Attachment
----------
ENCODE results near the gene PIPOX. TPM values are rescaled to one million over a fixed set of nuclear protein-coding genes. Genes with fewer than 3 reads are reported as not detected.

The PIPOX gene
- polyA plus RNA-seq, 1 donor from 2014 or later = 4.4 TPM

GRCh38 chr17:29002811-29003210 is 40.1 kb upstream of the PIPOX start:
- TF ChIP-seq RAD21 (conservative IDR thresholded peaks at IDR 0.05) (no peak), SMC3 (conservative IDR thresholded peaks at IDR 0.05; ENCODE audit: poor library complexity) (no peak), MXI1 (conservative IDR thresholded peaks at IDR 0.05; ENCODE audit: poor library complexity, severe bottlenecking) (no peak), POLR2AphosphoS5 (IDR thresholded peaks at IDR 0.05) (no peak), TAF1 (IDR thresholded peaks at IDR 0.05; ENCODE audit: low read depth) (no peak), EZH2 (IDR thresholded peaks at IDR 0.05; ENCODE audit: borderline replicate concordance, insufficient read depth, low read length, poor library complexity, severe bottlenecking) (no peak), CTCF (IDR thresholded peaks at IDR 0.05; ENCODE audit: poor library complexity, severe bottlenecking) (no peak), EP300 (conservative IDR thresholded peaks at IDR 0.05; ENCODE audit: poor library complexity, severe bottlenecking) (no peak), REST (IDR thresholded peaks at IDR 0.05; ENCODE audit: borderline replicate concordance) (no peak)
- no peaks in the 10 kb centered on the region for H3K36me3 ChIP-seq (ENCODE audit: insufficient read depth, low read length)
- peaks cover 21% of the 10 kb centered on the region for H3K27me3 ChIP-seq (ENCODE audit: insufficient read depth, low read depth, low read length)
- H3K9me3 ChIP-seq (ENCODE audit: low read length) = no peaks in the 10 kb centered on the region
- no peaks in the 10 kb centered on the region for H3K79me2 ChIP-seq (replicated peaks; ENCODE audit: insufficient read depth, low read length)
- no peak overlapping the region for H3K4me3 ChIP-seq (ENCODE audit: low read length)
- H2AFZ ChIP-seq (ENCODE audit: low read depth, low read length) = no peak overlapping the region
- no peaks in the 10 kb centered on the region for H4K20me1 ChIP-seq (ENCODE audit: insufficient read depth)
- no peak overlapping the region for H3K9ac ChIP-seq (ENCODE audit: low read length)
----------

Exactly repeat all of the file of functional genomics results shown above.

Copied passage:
ENCODE results near the gene PIPOX. TPM values are rescaled to one million over a fixed set of nuclear protein-coding genes. Genes with fewer than 3 reads are reported as not detected.

The PIPOX gene
- polyA plus RNA-seq, 1 donor from 2014 or later = 4.4 TPM

GRCh38 chr17:29002811-29003210 is 40.1 kb upstream of the PIPOX start:
- TF ChIP-seq RAD21 (conservative IDR thresholded peaks at IDR 0.05) (no peak), SMC3 (conservative IDR thresholded peaks at IDR 0.05; ENCODE audit: poor library complexity) (no peak), MXI1 (conservative IDR thresholded peaks at IDR 0.05; ENCODE audit: poor library complexity, severe bottlenecking) (no peak), POLR2AphosphoS5 (IDR thresholded peaks at IDR 0.05) (no peak), TAF1 (IDR thresholded peaks at IDR 0.05; ENCODE audit: low read depth) (no peak), EZH2 (IDR thresholded peaks at IDR 0.05; ENCODE audit: borderline replicate concordance, insufficient read depth, low read length, poor library complexity, severe bottlenecking) (no peak), CTCF (IDR thresholded peaks at IDR 0.05; ENCODE audit: poor library complexity, severe bottlenecking) (no peak), EP300 (conservative IDR thresholded peaks at IDR 0.05; ENCODE audit: poor library complexity, severe bottlenecking) (no peak), REST (IDR thresholded peaks at IDR 0.05; ENCODE audit: borderline replicate concordance) (no peak)
- no peaks in the 10 kb centered on the region for H3K36me3 ChIP-seq (ENCODE audit: insufficient read depth, low read length)
- peaks cover 21% of the 10 kb centered on the region for H3K27me3 ChIP-seq (ENCODE audit: insufficient read depth, low read depth, low read length)
- H3K9me3 ChIP-seq (ENCODE audit: low read length) = no peaks in the 10 kb centered on the region
- no peaks in the 10 kb centered on the region for H3K79me2 ChIP-seq (replicated peaks; ENCODE audit: insufficient read depth, low read length)
- no peak overlapping the region for H3K4me3 ChIP-seq (ENCODE audit: low read length)
- H2AFZ ChIP-seq (ENCODE audit: low read depth, low read length) = no peak overlapping the region
- no peaks in the 10 kb centered on the region for H4K20me1 ChIP-seq (ENCODE audit: insufficient read depth)
- no peak overlapping the region for H3K9ac ChIP-seq (ENCODE audit: low read length)